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My Mom Cleans My House And I’m Not Ashamed

Sep 13, 2019

I have a hard time accepting help.

I used to pride myself on the fact that I was so independent. Before I met my husband, I lived on my own and I learned how to get around by myself. I didn’t need anyone for anything. I was capable of handling life without any help.

Truth is, not accepting help doesn’t make me stronger or more independent.


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In fact, now that I am a working mother with two kids, I know that asking for help actually makes me a better person and a better mother.

Cleaning my house is one of my least favourite tasks and it definitely got shelved more times than I would like to admit.

It didn’t come naturally to me. So even after entering parenthood, I continued on doing it by myself. I rushed home from work in order to pick my kids up and get dinner ready. I spent weekends getting through the piles of laundry that somehow turned into a mountain from one week to the next.

It was exhausting and draining.

I gave it my all and yet as hard as I tried, I struggled to keep up. I made homemade meals every night for dinner, but dishes stayed in the drying tray instead of being put away. There were always clean clothes available, but they tended to stay folded in the laundry basket for a lot longer than I would have liked.

And one of my least favourite tasks got shelved more times than I would like to admit: cleaning my house.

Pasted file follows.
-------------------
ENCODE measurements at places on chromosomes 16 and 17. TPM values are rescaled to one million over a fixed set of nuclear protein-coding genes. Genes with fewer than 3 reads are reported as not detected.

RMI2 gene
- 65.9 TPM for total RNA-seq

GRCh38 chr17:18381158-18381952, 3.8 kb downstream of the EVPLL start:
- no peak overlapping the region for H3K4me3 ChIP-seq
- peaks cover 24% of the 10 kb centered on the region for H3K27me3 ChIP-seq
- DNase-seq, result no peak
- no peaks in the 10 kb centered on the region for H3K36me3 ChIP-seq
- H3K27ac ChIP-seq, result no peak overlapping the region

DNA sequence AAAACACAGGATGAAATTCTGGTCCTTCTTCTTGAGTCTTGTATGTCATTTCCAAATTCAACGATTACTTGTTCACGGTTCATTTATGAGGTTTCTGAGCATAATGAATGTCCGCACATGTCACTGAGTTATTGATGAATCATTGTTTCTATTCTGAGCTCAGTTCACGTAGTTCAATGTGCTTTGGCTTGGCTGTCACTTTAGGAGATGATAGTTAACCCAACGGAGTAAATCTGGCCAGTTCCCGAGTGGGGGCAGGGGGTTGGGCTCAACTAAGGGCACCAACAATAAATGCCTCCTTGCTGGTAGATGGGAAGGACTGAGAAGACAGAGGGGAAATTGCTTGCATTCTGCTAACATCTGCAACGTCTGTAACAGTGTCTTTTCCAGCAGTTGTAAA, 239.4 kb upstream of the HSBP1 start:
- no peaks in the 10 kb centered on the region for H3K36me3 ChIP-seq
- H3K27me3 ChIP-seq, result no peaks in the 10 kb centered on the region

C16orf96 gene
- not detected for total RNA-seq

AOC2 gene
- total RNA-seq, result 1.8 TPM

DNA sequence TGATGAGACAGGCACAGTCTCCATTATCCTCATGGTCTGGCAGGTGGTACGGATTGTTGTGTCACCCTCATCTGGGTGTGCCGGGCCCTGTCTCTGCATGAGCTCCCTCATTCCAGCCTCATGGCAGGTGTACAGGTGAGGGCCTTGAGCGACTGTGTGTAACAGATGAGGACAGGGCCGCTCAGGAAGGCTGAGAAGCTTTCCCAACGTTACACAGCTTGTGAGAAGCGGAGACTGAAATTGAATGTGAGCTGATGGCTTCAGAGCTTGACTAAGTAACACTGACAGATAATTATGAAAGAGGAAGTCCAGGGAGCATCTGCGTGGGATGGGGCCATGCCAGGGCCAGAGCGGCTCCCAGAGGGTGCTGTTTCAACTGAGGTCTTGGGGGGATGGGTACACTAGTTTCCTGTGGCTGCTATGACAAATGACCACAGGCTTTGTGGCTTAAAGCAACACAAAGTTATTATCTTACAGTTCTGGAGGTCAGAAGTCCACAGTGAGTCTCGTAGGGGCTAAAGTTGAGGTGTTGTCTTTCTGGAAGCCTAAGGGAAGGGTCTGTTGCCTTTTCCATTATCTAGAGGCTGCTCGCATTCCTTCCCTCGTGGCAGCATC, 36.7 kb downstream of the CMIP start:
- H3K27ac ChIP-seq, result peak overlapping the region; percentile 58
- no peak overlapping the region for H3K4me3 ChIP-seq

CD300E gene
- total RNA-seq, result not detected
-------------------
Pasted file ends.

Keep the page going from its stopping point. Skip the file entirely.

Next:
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I don’t remember the first time my mother offered to clean my house, but I do remember feeling self conscious that my house was obviously in need of some TLC. I took it as a sign that I was failing.

The sheer exhaustion forced me to accept the help and it felt liberating.

I was supposed to be able to do it all. That’s what mothers do. They go to work, take care of kids, cook great meals, bake fresh muffins and still have time to go to the gym and care for themselves.

Goodness, I was trying.

The sheer exhaustion forced me to accept the help and it felt liberating. Finally being able to say I can’t do it all and have it done well was like a weight lifting off my shoulders. Having a clean house left me feeling ready to face every day. And it was so wonderful to finish a long week with a clean house.

Soon enough, my mother cleaning my house became a little more frequent. If we went away on vacation, she would come over and clean so that we came home to a spotless home. If she had a day off work, she’d throw the offer out. I would gratefully accept.

But I felt guilty. My mother had a full-time, demanding job and she was coming to my house to clean up. How could I ask this of her?


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Then my mother retired. She went from working long hours, travelling and having a lot of responsibility to nothing. It was winter, she was stuck in the house and she was bored. 

One day I called home to chat and my father frustratedly whispered, “She’s pacing the living room. I don’t think she can do this.”